Coronavirus response stirs Jerusalem status row
Israel's arrest of senior Palestinian officials for "illegal" efforts to contain coronavirus and the Jewish state's closure of a clinic have exacerbated a long-running row over the status of east Jerusalem.
Since the onset of the health crisis, Palestinian officials allege the Arab population of Israeli-annexed east Jerusalem has been overlooked by Israeli efforts to curb the spread of the virus.
Israeli police recently shuttered a COVID-19 screening facility in the east Jerusalem neighbourhood of Silwan -- the testing was unauthorised, they said, because it was only overseen by the Palestinian Authority, and not Israel.
"Our goal is to provide aid to the people of east Jerusalem who are intentionally being neglected" by Israel, Fadi al-Hadami, the Palestinian government's minister for Jerusalem affairs, told AFP.
But meetings with "hospital doctors in Jerusalem, interviews with media calling on people to stay at home to fight corona(virus) -- they (Israel) consider these things violations," he lamented.
Earlier this month, Hadami and Adnan Ghaith, the Palestinians' governor of Jerusalem, were detained by Israeli authorities amid their on-the-ground response to the coronavirus crisis.
Both men were released within 24 hours. But the spread of COVID-19 in predominantly Palestinian east Jerusalem risks exacerbating political tensions that could put lives at risk.
At the heart of the dispute is the status of Jerusalem -- one of the thorniest issues in the Israeli-Palestinian conflict.
Israel captured that part of the city in a 1967 war and later annexed it in moves considered illegal under international law. It views the entire city as its undivided capital, banning any Palestinian government activity there.
The Palestinian Authority considers east Jerusalem the capital of its own future state and tries to maintain a presence on the ground.
The city's status was meant to be resolved as part of a final peace agreement between the two sides, but the diplomatic process between Israel and the Palestinians has long been dormant.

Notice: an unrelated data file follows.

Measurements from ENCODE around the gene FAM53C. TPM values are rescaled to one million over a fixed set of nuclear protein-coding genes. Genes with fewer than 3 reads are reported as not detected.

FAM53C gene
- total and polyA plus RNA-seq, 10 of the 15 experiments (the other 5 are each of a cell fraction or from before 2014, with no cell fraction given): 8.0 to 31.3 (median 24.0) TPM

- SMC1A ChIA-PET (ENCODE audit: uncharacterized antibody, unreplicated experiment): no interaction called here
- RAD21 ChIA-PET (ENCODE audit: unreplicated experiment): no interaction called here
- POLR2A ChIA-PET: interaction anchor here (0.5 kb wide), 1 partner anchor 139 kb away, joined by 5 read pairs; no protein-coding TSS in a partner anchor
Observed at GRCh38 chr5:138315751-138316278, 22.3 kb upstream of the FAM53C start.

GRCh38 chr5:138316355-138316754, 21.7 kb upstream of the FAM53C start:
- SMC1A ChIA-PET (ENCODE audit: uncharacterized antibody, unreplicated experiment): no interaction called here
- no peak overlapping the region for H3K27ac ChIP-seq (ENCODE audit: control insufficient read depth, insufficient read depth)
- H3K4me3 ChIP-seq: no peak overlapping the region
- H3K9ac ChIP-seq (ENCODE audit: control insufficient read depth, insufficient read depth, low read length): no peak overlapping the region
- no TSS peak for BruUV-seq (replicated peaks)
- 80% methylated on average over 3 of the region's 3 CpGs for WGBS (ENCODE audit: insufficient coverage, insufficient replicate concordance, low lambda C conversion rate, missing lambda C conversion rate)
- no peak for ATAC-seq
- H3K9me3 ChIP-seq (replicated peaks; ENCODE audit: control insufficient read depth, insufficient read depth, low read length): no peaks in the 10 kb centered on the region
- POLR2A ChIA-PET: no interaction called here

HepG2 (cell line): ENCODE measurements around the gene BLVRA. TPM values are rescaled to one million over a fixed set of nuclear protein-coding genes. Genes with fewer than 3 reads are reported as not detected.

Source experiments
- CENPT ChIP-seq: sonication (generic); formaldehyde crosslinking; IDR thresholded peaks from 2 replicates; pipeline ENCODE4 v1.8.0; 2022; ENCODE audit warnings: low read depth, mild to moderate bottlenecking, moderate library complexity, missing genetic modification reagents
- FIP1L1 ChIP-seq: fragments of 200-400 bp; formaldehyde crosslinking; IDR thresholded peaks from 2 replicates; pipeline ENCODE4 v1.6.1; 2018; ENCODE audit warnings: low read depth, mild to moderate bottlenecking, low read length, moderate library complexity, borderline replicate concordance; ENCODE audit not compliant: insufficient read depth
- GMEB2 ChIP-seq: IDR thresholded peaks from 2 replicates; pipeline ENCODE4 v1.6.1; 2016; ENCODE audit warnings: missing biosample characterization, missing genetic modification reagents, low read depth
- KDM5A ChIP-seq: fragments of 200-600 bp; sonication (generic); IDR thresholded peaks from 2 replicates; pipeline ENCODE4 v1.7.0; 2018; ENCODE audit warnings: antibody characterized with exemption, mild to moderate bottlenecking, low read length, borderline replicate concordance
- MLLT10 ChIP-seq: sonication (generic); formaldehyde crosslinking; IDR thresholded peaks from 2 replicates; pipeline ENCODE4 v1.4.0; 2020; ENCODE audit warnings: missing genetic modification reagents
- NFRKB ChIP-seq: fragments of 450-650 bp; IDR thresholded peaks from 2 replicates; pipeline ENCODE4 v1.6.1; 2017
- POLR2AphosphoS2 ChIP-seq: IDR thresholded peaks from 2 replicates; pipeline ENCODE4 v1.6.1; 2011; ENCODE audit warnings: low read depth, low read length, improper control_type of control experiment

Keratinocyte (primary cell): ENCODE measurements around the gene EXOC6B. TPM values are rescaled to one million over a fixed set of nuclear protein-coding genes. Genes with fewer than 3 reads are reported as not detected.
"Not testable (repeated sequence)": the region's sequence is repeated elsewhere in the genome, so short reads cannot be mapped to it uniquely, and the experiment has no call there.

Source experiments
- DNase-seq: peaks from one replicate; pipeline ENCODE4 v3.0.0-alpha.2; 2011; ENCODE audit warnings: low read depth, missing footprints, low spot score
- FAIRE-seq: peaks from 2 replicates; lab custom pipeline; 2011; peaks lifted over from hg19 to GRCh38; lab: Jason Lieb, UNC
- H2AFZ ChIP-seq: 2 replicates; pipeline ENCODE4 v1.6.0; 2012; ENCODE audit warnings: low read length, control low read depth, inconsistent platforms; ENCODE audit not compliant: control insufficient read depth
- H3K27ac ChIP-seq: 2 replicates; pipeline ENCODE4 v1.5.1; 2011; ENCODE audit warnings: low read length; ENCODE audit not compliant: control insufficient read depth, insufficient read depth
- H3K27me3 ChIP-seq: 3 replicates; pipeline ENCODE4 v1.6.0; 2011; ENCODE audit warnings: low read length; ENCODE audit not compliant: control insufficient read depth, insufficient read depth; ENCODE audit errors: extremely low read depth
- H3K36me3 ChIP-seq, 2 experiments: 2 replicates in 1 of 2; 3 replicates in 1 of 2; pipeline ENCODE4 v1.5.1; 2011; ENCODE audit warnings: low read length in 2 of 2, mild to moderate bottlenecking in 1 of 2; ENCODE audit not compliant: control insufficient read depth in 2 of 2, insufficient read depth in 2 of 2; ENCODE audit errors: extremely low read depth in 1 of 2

Israeli police meanwhile enforce the prohibition of Palestinian political activity in east Jerusalem.
Test clinics doubled
A total of 81 people have tested positive for coronavirus in east Jerusalem, according to the Palestinian health ministry.
Israel recently doubled the number of its screening centres in Palestinian neighbourhoods in east Jerusalem from three to six following a petition to the supreme court by a rights group.
The detention of the senior Palestinian officials this month was nothing new -- Ghaith has been arrested seven times in two years, Hadami four times.
But this time, the men said, they were not asked about political activities but their work spreading awareness about the coronavirus among Palestinians in Jerusalem.
The two men are from Jerusalem, but due to Israeli restrictions they work in Al-Ram, on the other side of an Israeli wall separating the city and the occupied West Bank.
"If I walk in the street the Israelis consider it political because of my position," Hadami said.
Israel will carry out such arrests "until it is cemented in peoples' minds that the city is subject to its authority" alone, Ghaith argued.
Since 2001, the height of the second bloody Palestinian intifada, Israel has closed more than 80 Palestinian institutions in Jerusalem, he said.
And since the US broke with decades of diplomacy and international consensus by recognising Jerusalem as Israel's capital in December 2017, the Jewish state has "escalated the pace of its activity", he added.
Israel prevents "any visibility of Palestinians in Jerusalem or activity of any kind."
For Amal Jamal, a political scientist at Tel Aviv University, "on the one hand, Israel neglects the Palestinian part of the city and does not invest in it.
"On the other, it wants loyalty from the Palestinian population."
Jerusalem Mayor Moshe Lion meanwhile welcomed the opening of the new clinics in the city's eastern sector.
A spokesman for Prime Minister Benjamin Netanyahu noted Israel was supplying equipment and training to the Palestinian Authority to help deal with the crisis.
The latest tensions have not so far erupted into violence in east Jerusalem.
But the police have enforced coronavirus restrictions against recalcitrant ultra-Orthodox citizens in west Jerusalem's Mea Shearim neighbourhood, one of the epicentres of the outbreak.
Three officers were wounded in clashes on Thursday when enforcing orders to keep synagogues closed.